Last Friday we opened Lynn Nottage’s Intimate Apparel in the Wells-Metz Theatre, under the direction of guest artist Ron Himes. Doris Lynch, the theatre critic for the Herald-Times, caught the final dress rehearsal, which served as the basis for her Sunday review, which we reprint, with permission, below. If you’re a subscriber to the paper, you may access the online version of the paper and the review.
Theater Review: ‘Intimate Apparel’
IU Theatre’s ‘Intimate Apparel’ an absorbing, unique play
By Doris Lynch, H-T Reviewer | firstname.lastname@example.org
February 3, 2013
“I know nothing in the world that has as much power as a word,” Emily Dickinson once said. And words — carefully strung together in letters — changes the practical African-American seamstress Esther (Jessica Turner) into a woman bent on epistolary romance. It’s 1905, George (Ian Martin), a black worker from Barbados, helps forge a gash through the jungle that will eventually become the Panama Canal. Someone from Esther’s church gives the laborer her address, and soon they endure too-long waits between missives.
Their correspondence develops despite the fact that Esther is illiterate and must rely on her clients to pen her notes. Ironically, before this spate of letter writing, Esther was extremely picky about her male suitors. Now she’s fallen in love with someone she knows only through sentences inscribed on dirt-stained stationery.
Guest director Ron Himes’ fine direction led a talented cast to explore this meeting of races, classes and cultures, where the divide sometimes becomes too wide to cross.
The play itself is set in Lower Manhattan where Esther often visits two clients, the narcissistic and naughty society matron Mrs. Van Buren (played superbly by Andrea Mellos) and the ragtime-loving Mayme, a jaded prostitute who Jasmine Taylor embodies with physicality and humor.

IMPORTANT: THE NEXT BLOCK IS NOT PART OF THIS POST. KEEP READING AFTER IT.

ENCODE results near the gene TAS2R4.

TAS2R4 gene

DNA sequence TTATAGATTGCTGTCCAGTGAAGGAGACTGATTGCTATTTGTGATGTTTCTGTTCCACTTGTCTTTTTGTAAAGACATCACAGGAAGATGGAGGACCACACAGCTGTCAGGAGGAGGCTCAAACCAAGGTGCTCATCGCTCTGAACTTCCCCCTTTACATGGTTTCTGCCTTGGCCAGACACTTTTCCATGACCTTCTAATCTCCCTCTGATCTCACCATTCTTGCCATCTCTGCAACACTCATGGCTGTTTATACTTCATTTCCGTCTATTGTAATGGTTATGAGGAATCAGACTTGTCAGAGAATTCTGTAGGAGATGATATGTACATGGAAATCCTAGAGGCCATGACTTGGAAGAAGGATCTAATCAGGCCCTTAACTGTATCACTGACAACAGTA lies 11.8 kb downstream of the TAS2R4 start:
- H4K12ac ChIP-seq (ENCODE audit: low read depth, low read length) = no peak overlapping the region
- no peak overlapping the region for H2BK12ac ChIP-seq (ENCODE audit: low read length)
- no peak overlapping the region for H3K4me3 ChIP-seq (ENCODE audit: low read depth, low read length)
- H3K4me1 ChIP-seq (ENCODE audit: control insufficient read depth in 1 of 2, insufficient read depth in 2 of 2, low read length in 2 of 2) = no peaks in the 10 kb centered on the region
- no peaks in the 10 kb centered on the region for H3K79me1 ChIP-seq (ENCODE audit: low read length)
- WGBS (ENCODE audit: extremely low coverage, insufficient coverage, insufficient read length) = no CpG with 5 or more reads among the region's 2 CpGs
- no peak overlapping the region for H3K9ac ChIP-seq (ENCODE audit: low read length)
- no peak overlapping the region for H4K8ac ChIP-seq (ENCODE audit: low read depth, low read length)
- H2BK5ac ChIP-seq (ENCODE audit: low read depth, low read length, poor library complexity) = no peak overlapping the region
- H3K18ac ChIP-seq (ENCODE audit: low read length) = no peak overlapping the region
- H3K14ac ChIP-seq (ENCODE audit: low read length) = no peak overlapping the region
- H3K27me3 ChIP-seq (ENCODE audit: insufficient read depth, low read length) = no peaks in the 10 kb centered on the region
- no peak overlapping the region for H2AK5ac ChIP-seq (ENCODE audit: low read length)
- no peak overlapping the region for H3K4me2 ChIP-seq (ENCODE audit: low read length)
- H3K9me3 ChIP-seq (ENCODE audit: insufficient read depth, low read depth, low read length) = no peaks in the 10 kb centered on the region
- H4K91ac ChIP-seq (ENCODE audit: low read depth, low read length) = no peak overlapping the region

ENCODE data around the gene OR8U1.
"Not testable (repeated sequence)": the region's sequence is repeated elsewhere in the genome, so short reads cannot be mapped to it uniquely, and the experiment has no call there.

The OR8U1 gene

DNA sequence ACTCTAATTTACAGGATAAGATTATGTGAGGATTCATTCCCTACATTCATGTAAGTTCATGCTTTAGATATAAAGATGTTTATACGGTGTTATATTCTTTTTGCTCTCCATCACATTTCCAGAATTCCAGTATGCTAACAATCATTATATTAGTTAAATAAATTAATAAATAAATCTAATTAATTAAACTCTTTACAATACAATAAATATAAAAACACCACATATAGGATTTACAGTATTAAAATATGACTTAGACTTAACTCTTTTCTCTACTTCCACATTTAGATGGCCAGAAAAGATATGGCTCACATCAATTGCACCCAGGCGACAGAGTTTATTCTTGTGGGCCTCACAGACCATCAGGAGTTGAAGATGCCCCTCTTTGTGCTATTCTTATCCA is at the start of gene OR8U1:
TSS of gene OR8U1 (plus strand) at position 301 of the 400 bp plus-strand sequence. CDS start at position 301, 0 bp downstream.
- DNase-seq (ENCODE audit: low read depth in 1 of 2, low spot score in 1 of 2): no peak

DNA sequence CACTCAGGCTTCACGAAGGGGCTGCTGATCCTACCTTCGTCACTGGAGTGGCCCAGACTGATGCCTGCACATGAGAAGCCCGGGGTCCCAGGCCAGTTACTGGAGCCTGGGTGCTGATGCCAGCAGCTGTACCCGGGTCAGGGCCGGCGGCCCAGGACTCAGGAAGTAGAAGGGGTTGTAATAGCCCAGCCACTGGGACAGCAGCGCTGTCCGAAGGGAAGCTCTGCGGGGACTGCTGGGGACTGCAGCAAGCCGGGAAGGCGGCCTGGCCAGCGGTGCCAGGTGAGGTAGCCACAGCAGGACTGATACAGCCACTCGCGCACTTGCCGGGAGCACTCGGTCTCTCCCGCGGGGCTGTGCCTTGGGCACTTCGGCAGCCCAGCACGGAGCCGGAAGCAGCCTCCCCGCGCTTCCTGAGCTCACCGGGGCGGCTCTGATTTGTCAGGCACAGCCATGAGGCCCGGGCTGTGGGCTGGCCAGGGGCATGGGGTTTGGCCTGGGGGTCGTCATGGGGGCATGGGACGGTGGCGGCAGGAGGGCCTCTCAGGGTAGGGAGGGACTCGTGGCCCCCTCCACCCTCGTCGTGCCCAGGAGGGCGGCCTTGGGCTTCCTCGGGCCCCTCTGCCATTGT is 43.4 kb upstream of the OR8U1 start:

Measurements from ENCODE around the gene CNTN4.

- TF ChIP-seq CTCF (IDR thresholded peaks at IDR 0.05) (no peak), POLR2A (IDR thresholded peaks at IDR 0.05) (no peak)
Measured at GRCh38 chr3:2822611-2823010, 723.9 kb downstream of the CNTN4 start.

Andrea Mellos shines in her role, especially in one scene where she is admiring one of Esther’s Paris-inspired designs. Mellos transforms the audience into mirrors as she unselfconsciously preens and prances.
The only person who ever visits her boudoir is her seamstress, so can anyone blame Mrs. Van B. for believing that they are friends? But, as Esther reminds her, good friends enter each other’s houses by the front door.
Visually striking in a palette that emphasizes earth colors is Ryan Gleason’s scenic design. With sets brimming with fabrics and furniture, Gleason manages to make five distinct living spaces look uncluttered and appealing. It’s a true work of art.
Esther makes “intimate apparel.” Brushing a shoulder there, gently tapping a garment to a stomach here — this physical closeness encourages the sharing of secrets, and intimacies that are not reciprocated.
Despite Esther’s churchiness and spinsterhood, she and the prostitute Mayme share a close friendship. After their relationship is tested, Mayme thanks Esther for never treating her like a whore.
David-Aaron Roth brings to life the orthodox Jewish salesman, Mr. Marks. He and Esther share a deep appreciation for well-made cloth. Another thing that they have in common is each is engaged to a person he or she has never met. While striking hard bargains for Esther’s purchases, Roth shares with her his love of family and deep connection to Judaism.
As the controlling boarding homeowner, Tonik Boyd displays bossiness and a motherly tenderness toward Esther, who has been her housemate for 17 years. But on Thursday night, her anger seemed too mild when she shredded a love letter belonging to the seamstress.
In a mellifluous island accent, Martin delivers several of his letters from Panama as compelling monologues. These were textured with insect sounds, birdcalls and the splashing of waves via Jake Wiener’s excellent sound design. All evening, the contrasting dialects made a delightful music, though several times actors slipped out of their accents.
In a play accentuating the sensuousness of silk and satin, Katie Cowan Sickmeier’s provocative underthings, elegant dresses and period suits lived up to Esther and Marks’s sheer delight in fabric.
Touching, almost touching and not touching enough constitute both the good and bad behavior that makes this play a perfect fit for IU’s Themester. In one case, a hand hovering over a shoulder but never brushing it made audience members plea for a connection to occur.
This probing drama is unique and thoroughly absorbing. Go see it.
If you go:
WHO: Indiana University Department of Theatre and Drama
WHAT: “Intimate Apparel” by Lynn Nottage
WHEN: 7:30 p.m. Feb 5-9 ; 2 p.m. Feb. 9
WHERE: Wells-Metz Theater, 275 N. Jordan Ave., Bloomington
TICKETS: $10-$25. Call 812-855-1103 or buy online at http://www.theatre.indiana.edu.
Copyright: HeraldTimesOnline.com 2013